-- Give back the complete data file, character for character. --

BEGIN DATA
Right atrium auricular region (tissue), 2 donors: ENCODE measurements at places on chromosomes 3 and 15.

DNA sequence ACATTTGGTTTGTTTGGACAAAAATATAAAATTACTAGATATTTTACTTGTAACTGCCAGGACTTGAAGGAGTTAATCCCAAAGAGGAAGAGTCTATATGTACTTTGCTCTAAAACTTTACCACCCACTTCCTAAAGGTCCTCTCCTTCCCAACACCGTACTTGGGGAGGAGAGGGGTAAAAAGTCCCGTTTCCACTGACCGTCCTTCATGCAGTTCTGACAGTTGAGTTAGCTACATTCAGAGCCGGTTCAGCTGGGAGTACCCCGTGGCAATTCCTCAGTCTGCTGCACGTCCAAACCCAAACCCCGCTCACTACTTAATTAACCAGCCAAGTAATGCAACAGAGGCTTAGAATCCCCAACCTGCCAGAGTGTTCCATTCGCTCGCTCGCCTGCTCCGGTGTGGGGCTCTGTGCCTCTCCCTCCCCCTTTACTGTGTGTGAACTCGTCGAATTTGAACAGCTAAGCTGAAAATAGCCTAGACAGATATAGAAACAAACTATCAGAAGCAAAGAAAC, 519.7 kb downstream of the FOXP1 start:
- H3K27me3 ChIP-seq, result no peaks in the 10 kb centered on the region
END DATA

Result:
Right atrium auricular region (tissue), 2 donors: ENCODE measurements at places on chromosomes 3 and 15.

DNA sequence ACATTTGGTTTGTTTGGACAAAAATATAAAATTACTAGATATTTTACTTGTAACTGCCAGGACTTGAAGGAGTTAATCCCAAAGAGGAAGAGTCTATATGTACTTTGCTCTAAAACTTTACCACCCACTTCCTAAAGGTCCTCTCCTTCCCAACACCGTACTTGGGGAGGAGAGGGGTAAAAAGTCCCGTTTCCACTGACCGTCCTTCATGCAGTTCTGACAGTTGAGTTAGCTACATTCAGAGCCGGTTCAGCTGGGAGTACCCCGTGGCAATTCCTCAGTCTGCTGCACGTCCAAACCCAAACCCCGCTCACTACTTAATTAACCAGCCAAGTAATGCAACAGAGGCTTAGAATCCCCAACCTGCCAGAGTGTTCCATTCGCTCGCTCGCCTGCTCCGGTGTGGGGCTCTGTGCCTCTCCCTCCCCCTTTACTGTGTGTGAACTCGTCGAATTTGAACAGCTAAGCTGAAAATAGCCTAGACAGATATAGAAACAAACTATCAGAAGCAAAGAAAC, 519.7 kb downstream of the FOXP1 start:
- H3K27me3 ChIP-seq, result no peaks in the 10 kb centered on the region